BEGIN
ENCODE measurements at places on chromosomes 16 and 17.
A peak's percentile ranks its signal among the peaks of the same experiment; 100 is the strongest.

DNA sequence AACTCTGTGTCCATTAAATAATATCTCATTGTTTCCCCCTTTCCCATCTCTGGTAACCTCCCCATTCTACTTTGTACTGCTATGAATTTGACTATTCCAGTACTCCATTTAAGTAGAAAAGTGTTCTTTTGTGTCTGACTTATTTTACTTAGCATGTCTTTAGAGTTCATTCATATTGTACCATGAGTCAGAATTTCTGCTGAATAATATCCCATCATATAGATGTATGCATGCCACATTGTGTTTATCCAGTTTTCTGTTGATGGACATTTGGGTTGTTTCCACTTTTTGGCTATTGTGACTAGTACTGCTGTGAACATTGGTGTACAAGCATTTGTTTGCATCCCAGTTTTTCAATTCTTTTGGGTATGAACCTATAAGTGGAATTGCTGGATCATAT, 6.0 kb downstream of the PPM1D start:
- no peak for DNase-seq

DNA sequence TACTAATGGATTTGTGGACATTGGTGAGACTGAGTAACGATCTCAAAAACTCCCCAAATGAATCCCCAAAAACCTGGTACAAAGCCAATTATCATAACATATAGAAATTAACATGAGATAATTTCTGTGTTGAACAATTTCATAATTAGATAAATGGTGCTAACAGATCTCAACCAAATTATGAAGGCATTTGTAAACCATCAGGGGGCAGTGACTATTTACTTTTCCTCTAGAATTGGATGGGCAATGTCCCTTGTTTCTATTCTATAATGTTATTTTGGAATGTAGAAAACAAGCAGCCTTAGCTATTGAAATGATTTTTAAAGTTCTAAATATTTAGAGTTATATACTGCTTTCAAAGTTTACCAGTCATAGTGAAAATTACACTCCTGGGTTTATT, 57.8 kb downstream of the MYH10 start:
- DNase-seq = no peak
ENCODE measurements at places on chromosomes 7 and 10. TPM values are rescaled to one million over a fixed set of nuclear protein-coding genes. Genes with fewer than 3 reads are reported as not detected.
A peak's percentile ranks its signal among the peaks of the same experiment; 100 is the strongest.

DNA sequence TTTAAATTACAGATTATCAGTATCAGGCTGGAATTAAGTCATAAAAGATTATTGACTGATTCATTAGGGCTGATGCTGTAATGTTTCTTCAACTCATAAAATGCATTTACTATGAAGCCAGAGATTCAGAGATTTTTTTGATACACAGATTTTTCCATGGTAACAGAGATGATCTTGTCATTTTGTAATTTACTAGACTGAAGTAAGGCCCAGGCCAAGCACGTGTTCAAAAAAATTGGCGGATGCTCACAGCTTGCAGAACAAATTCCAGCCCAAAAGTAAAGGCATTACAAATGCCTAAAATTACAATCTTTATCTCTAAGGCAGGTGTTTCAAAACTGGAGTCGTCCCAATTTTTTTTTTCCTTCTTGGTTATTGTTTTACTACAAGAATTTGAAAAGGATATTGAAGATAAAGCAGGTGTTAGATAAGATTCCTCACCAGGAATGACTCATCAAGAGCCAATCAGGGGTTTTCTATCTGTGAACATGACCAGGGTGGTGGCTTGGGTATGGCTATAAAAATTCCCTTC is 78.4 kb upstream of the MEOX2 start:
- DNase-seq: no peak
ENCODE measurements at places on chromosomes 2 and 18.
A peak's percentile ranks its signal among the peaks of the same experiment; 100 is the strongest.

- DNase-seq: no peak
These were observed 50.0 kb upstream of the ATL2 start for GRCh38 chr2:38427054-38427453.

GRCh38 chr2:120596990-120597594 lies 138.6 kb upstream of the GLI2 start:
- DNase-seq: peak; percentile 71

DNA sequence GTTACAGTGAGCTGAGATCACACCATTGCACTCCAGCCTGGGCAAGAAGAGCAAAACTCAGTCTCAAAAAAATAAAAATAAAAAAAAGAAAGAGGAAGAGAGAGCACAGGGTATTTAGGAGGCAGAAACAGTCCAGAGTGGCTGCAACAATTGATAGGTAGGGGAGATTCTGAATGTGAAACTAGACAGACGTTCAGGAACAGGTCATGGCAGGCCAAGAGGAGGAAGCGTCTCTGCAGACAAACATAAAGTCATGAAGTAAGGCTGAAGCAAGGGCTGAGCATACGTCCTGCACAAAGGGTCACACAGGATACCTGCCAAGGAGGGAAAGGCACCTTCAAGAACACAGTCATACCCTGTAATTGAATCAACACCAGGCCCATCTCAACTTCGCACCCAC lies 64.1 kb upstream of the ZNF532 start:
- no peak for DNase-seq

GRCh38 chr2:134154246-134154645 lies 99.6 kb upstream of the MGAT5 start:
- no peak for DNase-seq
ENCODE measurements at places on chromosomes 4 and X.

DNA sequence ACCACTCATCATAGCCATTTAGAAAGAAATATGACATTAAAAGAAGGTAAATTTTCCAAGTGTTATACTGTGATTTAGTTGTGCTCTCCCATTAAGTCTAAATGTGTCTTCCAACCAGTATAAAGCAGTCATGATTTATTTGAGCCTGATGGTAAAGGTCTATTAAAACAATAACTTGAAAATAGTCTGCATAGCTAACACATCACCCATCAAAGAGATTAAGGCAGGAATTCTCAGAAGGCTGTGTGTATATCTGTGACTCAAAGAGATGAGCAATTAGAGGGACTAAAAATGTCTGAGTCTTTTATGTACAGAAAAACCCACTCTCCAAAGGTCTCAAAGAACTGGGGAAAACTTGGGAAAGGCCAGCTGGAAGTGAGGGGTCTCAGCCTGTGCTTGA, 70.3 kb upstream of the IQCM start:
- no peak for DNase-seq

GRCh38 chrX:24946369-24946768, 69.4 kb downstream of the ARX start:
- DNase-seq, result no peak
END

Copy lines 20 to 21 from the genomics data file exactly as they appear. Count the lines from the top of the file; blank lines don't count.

- no peak for DNase-seq
ENCODE measurements at places on chromosomes 4 and X.